Staying on Budget: Ditch the Debit Cards and Stick to Cash
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We live in an age of convenience. Could you imagine having to live like our parents did as kids and even adults and actually have to go to the bank every time you wanted to buy something? Sure, they could write a check, but only in places that would take one. ATM machines first entered the world market in 1972 allowing people to get cash whenever they needed it, and that was followed by the introduction of the debit card in 1982 which of course now allows us to access our money wherever Visa and/or Mastercard are accepted. But with each increase in convenience comes the temptation to buy items-sometimes ones that we can't really afford- because the money is so easy to access. What would happen if we ditched our debit cards and only used cash?
Stick to Your Budget
Ok, so I haven't exactly done hours of research on this topic, but the principal is quite simple. If you leave your debit cards and credit cards (equally as dangerous if not more) at home and only bring the amount of cash with you that you have budgeted, then that's all you'll be able to spend. So if your family budget allows you $100 at the grocery store this week, then only bring $100 with you. You'll be more likely to pay attention to those unnecessary items that land in your cart, but don't seem like a big deal because they're only a few bucks. And when you end up at the checkout with $110 worth of items, you'll be forced to put some things back, making you prioritize and forcing you to stick within your budget. If you had your debit card with you, chances are you'd think "It's just a few bucks." And you'll find yourself short at the end of the month.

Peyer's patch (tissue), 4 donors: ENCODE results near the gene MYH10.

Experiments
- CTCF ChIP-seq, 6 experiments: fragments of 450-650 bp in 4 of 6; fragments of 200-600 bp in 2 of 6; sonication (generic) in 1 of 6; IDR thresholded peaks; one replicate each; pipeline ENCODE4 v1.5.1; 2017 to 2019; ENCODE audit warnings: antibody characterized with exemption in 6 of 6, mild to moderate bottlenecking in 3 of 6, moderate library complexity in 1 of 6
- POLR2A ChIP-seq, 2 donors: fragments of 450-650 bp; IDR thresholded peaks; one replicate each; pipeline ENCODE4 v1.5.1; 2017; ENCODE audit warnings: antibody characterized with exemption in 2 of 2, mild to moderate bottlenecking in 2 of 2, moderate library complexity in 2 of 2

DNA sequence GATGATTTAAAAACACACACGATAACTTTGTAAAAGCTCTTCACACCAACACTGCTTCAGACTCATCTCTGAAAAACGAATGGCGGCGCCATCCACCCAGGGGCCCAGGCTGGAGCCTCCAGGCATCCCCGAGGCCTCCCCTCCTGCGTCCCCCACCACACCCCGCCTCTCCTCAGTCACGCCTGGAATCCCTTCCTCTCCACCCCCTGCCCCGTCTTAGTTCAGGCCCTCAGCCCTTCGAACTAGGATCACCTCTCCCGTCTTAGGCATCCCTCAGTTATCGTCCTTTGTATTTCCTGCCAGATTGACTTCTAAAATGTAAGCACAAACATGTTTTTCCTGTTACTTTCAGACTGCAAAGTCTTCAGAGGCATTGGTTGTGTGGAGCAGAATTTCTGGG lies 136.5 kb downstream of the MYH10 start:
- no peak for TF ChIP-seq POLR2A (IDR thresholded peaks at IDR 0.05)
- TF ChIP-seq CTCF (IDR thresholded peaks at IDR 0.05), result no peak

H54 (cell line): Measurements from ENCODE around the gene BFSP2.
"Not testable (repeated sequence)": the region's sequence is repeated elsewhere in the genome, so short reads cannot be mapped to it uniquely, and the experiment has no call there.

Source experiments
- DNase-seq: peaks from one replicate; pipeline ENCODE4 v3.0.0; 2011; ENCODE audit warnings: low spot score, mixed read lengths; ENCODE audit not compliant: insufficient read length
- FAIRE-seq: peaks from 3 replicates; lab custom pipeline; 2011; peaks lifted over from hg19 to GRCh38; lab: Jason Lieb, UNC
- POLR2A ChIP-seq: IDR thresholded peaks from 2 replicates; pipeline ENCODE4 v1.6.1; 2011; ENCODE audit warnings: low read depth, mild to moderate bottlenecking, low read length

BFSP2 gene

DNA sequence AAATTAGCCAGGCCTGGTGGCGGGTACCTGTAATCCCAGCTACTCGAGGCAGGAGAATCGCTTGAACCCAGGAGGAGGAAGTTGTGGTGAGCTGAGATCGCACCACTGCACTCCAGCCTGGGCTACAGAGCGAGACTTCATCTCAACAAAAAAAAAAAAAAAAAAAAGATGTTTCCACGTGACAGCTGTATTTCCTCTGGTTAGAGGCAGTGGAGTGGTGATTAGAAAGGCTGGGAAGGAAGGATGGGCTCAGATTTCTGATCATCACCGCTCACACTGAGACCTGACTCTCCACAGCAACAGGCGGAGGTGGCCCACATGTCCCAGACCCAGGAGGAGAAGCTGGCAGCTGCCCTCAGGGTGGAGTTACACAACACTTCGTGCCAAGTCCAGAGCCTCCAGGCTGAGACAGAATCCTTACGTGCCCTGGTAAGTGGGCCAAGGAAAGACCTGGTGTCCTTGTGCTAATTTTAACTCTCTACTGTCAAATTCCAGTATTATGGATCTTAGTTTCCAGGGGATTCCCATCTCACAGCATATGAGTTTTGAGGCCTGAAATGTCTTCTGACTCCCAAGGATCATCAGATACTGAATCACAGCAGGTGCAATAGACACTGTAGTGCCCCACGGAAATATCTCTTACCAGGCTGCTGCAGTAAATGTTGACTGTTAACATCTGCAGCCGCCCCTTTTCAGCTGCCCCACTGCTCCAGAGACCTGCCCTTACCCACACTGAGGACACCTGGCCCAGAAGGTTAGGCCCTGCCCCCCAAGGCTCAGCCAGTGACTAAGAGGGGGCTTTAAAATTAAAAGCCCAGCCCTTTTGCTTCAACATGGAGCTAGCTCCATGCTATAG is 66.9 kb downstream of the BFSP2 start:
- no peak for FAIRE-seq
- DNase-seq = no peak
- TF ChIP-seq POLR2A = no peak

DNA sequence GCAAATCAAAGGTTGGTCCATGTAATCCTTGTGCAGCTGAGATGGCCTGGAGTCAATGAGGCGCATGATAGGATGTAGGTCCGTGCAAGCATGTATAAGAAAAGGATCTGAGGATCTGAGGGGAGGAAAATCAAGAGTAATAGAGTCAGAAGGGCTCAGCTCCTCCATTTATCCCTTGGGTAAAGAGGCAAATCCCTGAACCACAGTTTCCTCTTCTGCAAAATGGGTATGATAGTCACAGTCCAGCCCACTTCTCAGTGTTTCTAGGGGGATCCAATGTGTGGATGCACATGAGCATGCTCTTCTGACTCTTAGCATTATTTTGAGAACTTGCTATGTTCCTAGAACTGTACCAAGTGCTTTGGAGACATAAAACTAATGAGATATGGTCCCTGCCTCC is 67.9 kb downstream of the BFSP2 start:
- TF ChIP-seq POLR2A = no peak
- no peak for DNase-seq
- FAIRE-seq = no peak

How about when your child is hounding you for that ice cream cone or toy or piece of candy or trip on the carousel? It's much easier to say no if you don't have the money on you. I'm not saying that you shouldn't have some fun, but the fun needs to come from the fun budget and not just on a whim. If you budget $50 for entertainment then those treats come from that money and if you don't have the money with you, then you plan for it another time.
Personally, I find that it's easy to stop for that cup of coffee even when I don't have the cash because I can use my debit card. Or sure I'll get the kids a treat even though I shouldn't because it's possible with the use of my debit card. But inevitably I am wondering how I spent so much in such a short period of time and when I shouldn't have done so. I'm not sticking to my budget because it's so easy to access the money when I'm in a pinch-for something that I don't really need but want. If I left my debit card at home, I'd be padding my bank account a bit and wouldn't actually be missing much.
Some people literally get their paychecks, cash them, and divvy up the cash into envelopes with the allotted amounts for their budgeted items. This is certainly one easy way to do it, but I also understand if people prefer to keep the bulk of their cash in the bank. For these people, I recommend just taking out the amount of cash needed for things like groceries, gas and entertainment, and leaving the remainder that is budgeted for utility bills, rent, and other more fixed monthly bills in the bank until needed. Write a check or pay those bills online.
Of course, it's still a good idea to have a debit card and a credit card. Emergencies do happen, and if your car breaks down and you need to get it fixed as soon as possible, sometimes a credit card is the only way to do that. But when it comes to everyday spending, leaving the cards at home and moving to a cash only system is likely to ensure you stick to the family budget and don't splurge when you should be spending.
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